Brian Bailey, Engineering Consultant & EETimes DesignLine contributing editor
EETimes (7/31/2013 08:00 AM EDT)
Most of the time when I hear an end-of-the-world story, I just roll my eyes and move on. However, I heard a message at DAC this year that still has me thinking.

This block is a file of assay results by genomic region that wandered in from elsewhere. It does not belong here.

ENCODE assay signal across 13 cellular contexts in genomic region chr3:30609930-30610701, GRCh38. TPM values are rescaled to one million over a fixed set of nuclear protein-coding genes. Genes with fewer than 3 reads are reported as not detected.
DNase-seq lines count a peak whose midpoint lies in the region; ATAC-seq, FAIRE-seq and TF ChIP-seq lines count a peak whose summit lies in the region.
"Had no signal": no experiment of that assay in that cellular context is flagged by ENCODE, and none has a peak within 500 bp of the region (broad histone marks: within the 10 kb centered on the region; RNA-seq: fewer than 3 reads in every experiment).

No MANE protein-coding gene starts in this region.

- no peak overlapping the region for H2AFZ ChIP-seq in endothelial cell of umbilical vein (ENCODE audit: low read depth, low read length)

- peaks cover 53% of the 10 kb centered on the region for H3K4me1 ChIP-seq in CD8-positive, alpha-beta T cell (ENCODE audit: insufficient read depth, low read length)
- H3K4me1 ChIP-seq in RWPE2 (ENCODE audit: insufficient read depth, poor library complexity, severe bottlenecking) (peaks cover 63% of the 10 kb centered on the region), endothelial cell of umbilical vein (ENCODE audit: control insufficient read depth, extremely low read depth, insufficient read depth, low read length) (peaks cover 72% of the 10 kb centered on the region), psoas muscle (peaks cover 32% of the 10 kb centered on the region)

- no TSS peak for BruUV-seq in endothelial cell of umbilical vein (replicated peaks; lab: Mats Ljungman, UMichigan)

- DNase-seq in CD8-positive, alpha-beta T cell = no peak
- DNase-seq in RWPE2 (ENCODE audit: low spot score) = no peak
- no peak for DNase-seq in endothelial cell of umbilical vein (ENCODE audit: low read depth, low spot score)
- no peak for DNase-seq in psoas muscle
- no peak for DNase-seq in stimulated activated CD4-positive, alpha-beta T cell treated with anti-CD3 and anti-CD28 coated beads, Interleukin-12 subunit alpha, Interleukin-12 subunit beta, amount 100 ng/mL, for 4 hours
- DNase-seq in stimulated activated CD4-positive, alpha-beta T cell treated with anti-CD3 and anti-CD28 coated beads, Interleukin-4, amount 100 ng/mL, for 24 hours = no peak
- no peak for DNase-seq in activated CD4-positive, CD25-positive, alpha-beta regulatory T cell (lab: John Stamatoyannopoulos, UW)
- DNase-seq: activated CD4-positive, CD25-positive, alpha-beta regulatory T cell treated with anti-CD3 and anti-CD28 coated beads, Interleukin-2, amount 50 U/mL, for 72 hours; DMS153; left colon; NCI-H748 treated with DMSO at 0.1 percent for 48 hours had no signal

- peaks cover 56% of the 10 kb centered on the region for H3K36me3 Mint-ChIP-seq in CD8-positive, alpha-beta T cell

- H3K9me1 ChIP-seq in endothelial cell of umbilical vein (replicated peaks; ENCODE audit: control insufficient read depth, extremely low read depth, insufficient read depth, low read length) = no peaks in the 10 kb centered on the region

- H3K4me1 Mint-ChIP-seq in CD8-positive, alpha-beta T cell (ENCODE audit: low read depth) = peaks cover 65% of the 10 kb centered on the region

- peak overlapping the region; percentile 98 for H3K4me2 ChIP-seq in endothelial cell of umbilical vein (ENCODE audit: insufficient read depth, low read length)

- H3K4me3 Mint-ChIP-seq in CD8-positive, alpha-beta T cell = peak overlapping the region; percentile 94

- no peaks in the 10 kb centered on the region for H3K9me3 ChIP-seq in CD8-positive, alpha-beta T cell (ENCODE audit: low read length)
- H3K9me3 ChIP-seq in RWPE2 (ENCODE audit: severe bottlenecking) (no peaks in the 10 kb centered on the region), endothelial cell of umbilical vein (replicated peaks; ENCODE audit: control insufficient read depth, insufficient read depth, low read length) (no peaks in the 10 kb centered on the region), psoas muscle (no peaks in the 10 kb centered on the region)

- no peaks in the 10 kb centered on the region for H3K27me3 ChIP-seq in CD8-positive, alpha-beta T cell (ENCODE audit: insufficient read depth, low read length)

People have been talking about the end of Moore's Law for some time, but those discussions became a lot more urgent and heated at DAC in June. Many reasons have been postulated as to why Moore's Law might end, including not being able to overcome some physical limitation -- perhaps a design issue that is preventing the whole chip from being powered up at the same time. More recently the matter of cost has been raised, where it will become so expensive to design a chip at the next node that nobody will be able to afford it. The concern has been that, with fewer design starts using the latest technologies and lower chip volumes, manufacturers would then not invest in wafer fabs for the next technology.
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